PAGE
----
H {_d: Thu Dec 13 2012 18:29:40 GMT-0600 (Central Standard Time), _isUTC: true, _a: Array[8], _lang: false, clone: function…}

2012-12-14T00:29:40+00:00

Thu Dec 13 2012 18:29:40 GMT-0600 (Central Standard Time)

Shouldn't it be creating a new date in utc (no time zone)? Also the first console.log shows the moment object with a cst timezone and not it's utc time.

@timrwood
Copy link
Member Author

@timrwood timrwood commented Jan 16, 2013

Thu Dec 13 2012 18:29:40 GMT-0600 is actually the exact same time as 2012-12-14T00:29:40.276Z. They are just different ways of displaying the same time. If you want, you can see this by doing the following.

console.log(moment.utc('2012-12-14T00:29:40.276Z').toDate().toString());
// Thu Dec 13 2012 16:29:40 GMT-0800 (PST)
console.log(moment.utc('2012-12-14T00:29:40.276Z').toDate().toUTCString());
// Fri, 14 Dec 2012 00:29:40 GMT

The native JS Date does not have a utc vs local mode, it just has accessors like getUTCHours and getHours.

Moment.js abstracts these getUTC* vs get* methods with the idea of utc mode and local mode. If the moment is in utc mode, it uses the getUTC* methods. If it is in local mode, it uses the get* methods.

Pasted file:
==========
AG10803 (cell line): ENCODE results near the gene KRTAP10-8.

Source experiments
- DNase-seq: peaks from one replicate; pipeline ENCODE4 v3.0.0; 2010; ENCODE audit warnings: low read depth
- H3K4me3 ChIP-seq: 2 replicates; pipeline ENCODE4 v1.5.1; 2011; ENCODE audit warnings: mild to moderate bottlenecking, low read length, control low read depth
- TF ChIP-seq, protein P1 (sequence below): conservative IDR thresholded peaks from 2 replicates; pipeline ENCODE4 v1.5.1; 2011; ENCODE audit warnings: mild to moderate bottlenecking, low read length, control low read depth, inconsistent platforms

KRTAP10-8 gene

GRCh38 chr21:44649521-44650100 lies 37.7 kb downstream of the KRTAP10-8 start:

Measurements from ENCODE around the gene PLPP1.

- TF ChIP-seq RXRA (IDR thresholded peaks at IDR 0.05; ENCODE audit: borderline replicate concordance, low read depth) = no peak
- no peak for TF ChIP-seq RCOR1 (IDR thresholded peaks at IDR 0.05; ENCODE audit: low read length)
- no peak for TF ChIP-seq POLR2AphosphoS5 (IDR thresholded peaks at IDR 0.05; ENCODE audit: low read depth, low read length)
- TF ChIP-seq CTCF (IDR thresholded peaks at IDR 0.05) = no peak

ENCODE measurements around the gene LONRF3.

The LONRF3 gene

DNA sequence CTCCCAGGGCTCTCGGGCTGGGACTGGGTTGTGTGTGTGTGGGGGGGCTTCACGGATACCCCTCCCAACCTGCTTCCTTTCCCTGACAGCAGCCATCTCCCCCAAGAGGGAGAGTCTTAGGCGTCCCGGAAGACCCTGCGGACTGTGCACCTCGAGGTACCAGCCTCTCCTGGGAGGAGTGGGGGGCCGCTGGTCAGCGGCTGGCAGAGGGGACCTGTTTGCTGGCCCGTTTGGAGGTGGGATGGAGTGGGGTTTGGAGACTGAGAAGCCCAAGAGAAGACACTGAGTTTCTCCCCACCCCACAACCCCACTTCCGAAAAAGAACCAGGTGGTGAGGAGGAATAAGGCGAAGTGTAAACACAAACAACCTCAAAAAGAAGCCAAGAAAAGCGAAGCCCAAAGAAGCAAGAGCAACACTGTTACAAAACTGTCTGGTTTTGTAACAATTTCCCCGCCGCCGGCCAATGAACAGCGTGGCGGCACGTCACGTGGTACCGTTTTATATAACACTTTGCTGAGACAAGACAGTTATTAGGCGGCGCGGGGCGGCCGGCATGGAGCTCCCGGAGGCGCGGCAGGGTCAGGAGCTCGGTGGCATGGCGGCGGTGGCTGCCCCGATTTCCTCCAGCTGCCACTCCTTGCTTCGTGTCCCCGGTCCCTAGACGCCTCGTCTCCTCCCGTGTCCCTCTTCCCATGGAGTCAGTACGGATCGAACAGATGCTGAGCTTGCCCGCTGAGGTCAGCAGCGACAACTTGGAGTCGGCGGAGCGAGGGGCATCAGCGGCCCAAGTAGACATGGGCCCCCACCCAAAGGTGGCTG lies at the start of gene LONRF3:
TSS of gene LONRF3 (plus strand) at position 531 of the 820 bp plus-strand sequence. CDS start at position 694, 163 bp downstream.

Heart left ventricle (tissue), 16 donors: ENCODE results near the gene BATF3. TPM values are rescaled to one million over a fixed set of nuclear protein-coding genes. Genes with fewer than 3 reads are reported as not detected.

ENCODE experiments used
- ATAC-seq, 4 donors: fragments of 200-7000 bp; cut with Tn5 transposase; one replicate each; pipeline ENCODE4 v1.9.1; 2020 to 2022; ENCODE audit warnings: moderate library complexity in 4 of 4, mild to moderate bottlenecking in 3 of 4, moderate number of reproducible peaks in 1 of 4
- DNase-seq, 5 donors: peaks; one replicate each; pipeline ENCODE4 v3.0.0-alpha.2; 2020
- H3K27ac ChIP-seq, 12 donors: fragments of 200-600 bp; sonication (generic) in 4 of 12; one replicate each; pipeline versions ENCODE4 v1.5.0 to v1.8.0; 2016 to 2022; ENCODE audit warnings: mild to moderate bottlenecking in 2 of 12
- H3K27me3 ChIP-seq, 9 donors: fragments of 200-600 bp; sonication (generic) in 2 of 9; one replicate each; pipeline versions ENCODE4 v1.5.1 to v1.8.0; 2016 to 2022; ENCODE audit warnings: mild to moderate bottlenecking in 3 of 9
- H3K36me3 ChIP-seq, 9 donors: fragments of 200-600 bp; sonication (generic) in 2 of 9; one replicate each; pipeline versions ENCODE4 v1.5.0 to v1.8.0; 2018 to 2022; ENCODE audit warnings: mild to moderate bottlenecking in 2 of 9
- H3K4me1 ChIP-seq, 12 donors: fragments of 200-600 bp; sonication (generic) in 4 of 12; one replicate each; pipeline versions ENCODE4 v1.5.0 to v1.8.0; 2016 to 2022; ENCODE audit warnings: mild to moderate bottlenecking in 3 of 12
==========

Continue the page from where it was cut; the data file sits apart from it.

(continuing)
@niemyjski
Copy link

@niemyjski niemyjski commented Jan 16, 2013

Thanks, for the clarification.

I was expecting and thought that sinze the iso standard states that Z means no timezone that it would default to utc. So if you did moment.utc('2012-12-14T00:29:40.276Z') or moment('2012-12-14T00:29:40.276Z'), both would be treated as utc and the utc flag would be set to true.

P.S., sorry for bothering you so much :. I'm creating a new discussion for a different question :s

@timrwood
Copy link
Member Author

@timrwood timrwood commented Jan 16, 2013

No problem.

The reason we don't set the isUTC flag with both moment() and moment.utc() is because even though you may be parsing a UTC+0 string, you may want to display the moment in the users timezone.

This is a pretty common use case, as it's a good practice to store times as ISO8601 UTC+0 strings on the backend and display them on the frontend in the user's timezone.

@niemyjski
Copy link

@niemyjski niemyjski commented Jan 16, 2013

Thanks, I hope someone else finds this discussion helpful too.

@tylercloke
Copy link

@tylercloke tylercloke commented Jan 19, 2013

When I run console.log(moment.utc()), it reports "Fri Jan 18 2013 16:25:32 GMT-0800 (UTC)" However, that is local Pacific time, NOT the current UTC time. Since it explisitly says (UTC) when I log it, I assume that it thinks "16:25:32" is in UTC time, but it is indeed local pacific time...

Additionally, I am assuming moment.utc().valueOf() is returning the number of milliseconds in UTC since epoch, which appears to be incorrect. Have you seen any of this behavior?

@tylercloke
Copy link

@tylercloke tylercloke commented Jan 19, 2013